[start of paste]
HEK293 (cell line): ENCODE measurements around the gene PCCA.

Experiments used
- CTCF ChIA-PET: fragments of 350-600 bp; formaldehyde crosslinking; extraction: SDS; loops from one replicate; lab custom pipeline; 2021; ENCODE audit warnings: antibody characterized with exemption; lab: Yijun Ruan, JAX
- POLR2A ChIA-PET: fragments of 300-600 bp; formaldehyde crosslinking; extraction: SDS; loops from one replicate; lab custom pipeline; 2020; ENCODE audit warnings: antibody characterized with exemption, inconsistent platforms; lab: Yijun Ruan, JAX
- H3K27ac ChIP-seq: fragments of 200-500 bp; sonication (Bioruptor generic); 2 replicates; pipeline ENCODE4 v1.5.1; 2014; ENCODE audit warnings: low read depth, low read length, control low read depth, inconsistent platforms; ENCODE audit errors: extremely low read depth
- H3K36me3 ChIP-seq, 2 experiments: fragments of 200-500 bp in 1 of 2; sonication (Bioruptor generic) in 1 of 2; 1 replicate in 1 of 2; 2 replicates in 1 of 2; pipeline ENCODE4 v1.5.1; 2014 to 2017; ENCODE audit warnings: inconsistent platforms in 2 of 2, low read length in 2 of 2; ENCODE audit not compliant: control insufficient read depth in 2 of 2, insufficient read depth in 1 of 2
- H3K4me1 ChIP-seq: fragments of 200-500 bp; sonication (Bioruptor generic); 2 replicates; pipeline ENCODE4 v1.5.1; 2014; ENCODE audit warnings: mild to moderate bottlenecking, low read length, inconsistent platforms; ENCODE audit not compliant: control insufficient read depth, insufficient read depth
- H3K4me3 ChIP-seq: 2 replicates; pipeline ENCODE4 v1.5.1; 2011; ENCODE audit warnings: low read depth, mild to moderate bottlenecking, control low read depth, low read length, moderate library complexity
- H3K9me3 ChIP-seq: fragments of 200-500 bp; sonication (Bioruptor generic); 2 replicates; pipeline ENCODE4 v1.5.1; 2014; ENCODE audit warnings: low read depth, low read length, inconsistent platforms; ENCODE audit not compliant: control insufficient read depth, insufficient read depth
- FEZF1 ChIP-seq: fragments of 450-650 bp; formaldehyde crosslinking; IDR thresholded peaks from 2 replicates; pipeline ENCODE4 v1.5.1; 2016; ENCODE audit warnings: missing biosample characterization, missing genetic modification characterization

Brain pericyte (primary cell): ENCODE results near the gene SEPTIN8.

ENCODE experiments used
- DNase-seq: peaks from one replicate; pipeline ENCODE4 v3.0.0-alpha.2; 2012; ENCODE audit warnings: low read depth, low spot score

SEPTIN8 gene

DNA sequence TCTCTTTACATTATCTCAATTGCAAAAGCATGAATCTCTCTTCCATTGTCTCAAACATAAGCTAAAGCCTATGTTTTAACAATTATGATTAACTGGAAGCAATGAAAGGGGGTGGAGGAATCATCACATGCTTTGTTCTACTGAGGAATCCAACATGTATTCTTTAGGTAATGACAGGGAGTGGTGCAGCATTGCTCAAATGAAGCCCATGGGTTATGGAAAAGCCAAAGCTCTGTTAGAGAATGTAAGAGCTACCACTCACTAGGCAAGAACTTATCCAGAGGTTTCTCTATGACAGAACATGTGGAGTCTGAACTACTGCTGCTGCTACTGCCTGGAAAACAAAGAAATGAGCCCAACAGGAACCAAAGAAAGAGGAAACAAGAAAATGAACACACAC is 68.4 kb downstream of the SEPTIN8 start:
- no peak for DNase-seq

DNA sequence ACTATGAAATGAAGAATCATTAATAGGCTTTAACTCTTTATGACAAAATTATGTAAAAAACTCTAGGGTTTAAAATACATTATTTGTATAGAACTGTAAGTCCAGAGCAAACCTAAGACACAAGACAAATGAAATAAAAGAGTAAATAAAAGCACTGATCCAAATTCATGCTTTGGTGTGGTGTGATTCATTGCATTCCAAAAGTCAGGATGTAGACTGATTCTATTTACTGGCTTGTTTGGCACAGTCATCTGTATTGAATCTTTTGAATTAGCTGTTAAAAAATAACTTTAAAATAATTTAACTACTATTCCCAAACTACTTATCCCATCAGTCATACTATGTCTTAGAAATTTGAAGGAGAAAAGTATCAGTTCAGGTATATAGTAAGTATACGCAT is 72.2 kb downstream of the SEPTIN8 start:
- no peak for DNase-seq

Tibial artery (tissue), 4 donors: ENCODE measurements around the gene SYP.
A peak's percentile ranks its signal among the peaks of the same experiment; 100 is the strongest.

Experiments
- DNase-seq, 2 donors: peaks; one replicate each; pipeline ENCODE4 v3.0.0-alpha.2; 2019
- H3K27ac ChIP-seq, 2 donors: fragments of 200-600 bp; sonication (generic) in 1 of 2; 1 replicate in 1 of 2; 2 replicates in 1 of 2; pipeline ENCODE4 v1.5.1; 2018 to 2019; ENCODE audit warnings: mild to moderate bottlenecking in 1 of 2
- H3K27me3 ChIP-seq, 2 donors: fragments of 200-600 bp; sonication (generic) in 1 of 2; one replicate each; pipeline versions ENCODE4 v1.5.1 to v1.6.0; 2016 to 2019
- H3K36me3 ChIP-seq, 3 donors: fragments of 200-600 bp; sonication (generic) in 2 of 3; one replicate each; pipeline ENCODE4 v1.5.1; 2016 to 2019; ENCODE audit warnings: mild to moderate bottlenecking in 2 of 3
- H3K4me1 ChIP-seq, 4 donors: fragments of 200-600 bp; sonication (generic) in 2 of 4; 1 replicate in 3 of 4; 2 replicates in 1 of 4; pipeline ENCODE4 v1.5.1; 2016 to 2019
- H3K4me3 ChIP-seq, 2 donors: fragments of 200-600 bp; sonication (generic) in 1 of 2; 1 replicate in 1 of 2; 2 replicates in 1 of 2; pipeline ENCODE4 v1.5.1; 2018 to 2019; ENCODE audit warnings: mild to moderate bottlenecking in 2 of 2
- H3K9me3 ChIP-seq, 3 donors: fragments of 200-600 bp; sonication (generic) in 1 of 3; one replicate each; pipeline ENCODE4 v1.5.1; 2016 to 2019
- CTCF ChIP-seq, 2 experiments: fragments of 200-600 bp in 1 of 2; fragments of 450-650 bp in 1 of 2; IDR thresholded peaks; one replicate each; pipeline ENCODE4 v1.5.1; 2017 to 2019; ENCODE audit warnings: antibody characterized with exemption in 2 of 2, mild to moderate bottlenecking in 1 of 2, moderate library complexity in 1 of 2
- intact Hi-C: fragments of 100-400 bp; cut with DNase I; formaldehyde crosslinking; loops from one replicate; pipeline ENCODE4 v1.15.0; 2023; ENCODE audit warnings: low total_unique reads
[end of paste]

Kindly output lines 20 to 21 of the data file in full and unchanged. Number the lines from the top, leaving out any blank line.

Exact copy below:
A peak's percentile ranks its signal among the peaks of the same experiment; 100 is the strongest.

Experiments